Donnie Darko (Blu-ray)

What would you do if you had a vision about the end of the world, and slowly realized you had the power to change it? DONNIE DARKO is a film that tries to answer this question, but often the answers just bring more questions. This freshman effort from Richard Kelly (SOUTHLAND TALES, THE BOX) takes us on a wild ride. Sometimes it succeeds and sometimes it fails but it is an ambitious endeavor which has earned a completely new life thanks to a cult fan-base built through multiple VHS and DVD releases. Here it is presented on Blu-ray in this 10th Anniversary edition (which includes 2 DVD’s with tons of extras and a digital copy).

 Jake Gyllenhaal in Donnie Darko

DONNIE DARKO stars Jake Gyllenhaal (SOURCE CODE, BROKEBACK MOUNTAIN) as the title character in one of his first leading roles. Gyllenhaal did a great job. Donnie is troubled by hallucinations and mental illness, and something has started to cause him to sleepwalk. The movie opens with Donnie waking up by his bike on a cliff overlooking his town. The next evening, he is awakened by a strange voice which leads him from his home to a secluded area on a golf course. What Donnie finds is a large, crazy-scary bunny named Frank (played by James Duval) who tells him about the end of the world. When he wakes up the next morning, he discovers that a jet engine has destroyed his room; he would not have survived if he had not been called out by Frank.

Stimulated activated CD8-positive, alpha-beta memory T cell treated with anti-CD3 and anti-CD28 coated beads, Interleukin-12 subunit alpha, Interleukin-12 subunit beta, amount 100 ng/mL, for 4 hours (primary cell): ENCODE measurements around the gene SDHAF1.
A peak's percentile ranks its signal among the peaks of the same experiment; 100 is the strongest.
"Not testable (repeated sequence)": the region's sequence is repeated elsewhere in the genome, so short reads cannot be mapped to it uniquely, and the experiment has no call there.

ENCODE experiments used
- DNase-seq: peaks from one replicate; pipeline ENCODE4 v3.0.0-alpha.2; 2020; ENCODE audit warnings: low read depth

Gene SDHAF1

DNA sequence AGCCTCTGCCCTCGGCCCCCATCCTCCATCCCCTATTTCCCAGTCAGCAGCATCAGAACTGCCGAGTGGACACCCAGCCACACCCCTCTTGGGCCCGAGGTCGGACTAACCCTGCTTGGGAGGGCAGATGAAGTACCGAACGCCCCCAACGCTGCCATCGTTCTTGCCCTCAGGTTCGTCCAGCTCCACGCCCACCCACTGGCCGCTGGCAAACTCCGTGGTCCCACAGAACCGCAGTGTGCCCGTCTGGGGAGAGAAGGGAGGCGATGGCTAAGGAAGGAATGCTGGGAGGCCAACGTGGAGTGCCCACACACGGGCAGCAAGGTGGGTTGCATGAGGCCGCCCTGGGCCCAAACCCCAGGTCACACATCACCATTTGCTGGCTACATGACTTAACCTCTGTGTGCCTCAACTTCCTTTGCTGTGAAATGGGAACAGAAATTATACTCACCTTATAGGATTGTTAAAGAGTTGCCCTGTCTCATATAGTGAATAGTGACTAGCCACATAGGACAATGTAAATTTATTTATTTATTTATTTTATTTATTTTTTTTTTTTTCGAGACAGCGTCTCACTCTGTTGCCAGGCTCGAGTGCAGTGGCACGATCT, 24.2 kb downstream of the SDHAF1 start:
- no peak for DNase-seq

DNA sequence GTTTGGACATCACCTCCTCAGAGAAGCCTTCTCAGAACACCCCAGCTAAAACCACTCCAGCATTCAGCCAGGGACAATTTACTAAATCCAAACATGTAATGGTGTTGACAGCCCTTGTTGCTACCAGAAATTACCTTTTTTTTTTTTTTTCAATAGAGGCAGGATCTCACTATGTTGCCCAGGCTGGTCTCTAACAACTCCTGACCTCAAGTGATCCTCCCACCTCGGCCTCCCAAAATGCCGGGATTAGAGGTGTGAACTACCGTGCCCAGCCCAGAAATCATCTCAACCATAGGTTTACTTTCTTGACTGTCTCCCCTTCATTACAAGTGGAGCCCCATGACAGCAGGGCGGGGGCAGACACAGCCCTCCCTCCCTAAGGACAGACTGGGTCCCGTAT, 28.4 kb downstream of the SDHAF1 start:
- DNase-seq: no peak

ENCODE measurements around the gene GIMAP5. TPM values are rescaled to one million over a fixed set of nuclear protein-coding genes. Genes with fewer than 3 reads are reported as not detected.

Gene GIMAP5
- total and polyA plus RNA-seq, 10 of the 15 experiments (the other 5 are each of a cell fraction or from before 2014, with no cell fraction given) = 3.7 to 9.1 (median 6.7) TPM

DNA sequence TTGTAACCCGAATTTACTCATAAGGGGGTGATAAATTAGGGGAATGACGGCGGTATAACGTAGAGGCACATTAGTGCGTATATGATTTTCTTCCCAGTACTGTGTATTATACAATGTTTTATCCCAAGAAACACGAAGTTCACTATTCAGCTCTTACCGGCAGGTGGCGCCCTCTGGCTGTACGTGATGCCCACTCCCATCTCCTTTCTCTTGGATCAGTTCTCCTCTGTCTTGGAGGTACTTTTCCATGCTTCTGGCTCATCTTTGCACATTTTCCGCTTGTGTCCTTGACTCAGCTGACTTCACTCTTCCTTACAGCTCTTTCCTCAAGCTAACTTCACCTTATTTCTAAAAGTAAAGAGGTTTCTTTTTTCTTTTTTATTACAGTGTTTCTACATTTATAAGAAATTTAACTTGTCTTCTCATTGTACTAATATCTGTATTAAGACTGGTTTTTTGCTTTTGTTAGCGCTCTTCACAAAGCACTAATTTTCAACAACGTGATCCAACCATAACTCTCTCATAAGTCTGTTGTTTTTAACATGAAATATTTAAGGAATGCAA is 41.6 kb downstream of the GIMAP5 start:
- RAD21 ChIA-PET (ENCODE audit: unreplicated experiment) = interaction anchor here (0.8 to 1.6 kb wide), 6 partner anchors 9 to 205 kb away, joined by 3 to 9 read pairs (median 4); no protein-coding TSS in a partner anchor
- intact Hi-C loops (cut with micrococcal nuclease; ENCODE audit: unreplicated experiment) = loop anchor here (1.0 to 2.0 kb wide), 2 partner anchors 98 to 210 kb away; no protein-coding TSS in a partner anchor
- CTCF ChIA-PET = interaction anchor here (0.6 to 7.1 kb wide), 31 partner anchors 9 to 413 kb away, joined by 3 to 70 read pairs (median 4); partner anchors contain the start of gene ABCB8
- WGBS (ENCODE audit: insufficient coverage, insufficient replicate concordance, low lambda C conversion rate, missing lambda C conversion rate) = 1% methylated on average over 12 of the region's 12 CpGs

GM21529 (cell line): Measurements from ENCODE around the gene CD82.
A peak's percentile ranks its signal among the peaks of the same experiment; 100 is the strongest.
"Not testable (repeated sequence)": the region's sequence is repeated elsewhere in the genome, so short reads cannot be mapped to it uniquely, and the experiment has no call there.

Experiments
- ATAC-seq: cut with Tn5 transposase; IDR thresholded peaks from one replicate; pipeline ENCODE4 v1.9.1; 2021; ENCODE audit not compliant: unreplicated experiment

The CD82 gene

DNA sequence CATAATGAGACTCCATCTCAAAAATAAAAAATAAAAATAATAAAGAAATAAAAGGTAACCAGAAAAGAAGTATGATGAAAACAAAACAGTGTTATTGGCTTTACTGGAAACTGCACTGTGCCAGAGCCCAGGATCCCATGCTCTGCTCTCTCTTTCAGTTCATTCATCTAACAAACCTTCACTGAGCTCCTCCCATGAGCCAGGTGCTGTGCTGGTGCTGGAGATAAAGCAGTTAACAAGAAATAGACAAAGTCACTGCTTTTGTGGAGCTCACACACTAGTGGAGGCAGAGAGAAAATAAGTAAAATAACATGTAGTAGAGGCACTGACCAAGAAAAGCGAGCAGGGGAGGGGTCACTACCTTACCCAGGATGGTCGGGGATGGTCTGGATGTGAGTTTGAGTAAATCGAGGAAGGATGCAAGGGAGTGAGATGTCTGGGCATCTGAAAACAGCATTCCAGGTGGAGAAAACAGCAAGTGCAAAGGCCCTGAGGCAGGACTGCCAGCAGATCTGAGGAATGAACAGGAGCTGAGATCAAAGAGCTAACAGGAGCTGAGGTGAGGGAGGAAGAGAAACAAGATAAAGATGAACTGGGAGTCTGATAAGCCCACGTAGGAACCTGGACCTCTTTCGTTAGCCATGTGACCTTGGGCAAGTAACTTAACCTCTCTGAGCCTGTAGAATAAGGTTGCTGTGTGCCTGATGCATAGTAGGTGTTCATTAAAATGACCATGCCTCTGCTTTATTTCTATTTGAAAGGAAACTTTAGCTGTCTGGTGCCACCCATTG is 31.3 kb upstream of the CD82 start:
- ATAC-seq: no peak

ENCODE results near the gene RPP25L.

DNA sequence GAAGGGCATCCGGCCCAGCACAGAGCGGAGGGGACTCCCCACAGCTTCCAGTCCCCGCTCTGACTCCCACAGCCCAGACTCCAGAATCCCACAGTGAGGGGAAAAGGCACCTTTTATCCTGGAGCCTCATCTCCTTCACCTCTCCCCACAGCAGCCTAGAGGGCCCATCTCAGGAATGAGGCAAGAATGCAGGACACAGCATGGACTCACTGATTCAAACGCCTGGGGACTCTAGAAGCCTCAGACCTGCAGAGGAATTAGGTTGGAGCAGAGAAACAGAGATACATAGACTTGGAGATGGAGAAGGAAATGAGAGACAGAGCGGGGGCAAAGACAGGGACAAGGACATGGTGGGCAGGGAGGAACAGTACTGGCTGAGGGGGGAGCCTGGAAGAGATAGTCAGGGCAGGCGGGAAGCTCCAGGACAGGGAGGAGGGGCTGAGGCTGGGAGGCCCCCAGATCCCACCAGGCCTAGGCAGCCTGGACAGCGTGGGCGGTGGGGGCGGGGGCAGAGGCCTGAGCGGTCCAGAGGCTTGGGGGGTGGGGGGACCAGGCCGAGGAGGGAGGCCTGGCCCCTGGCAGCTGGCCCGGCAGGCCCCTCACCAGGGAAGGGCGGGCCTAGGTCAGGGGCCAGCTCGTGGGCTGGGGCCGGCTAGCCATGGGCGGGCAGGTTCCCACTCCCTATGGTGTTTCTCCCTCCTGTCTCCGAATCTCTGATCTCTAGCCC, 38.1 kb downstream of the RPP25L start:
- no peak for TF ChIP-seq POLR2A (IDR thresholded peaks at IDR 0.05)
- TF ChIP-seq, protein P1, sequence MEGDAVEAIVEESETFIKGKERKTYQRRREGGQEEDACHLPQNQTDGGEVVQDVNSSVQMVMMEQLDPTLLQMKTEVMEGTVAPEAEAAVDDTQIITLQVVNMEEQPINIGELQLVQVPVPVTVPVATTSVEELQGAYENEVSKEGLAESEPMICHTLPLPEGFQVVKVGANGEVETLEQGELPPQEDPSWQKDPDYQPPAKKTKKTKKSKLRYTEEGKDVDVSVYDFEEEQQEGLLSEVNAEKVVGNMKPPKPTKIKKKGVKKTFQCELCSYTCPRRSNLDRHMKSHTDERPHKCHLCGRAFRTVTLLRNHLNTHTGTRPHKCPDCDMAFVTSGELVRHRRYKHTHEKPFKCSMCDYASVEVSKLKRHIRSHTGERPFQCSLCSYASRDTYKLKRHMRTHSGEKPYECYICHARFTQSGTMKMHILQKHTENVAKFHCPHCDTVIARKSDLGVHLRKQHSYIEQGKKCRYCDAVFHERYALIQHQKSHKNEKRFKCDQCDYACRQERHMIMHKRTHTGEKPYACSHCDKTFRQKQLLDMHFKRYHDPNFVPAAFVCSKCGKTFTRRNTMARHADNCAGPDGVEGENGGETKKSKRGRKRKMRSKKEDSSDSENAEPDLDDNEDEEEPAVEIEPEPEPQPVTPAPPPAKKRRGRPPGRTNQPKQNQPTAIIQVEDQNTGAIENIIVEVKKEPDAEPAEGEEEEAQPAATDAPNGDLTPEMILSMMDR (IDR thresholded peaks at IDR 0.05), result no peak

Jake Gyllenhaal and Jena Malone in Donnie Darko

A lot of the time the movie feels like it’s trying to get something across to the audience… but it doesn’t come through. In fact, if the movie didn’t have so many amazing moments, it probably wouldn’t work at all. One is the introduction to Donnie’s school about 15 minutes into the film. Do you want to know why I watch movies? This is why. This scene. You learn so much – it’s just a few long shots with no dialogue – but you get an introduction to essentially everyone in the movie and it is just so beautifully done.

 Jake Gyllenhaal and Jena Malone in Donnie Darko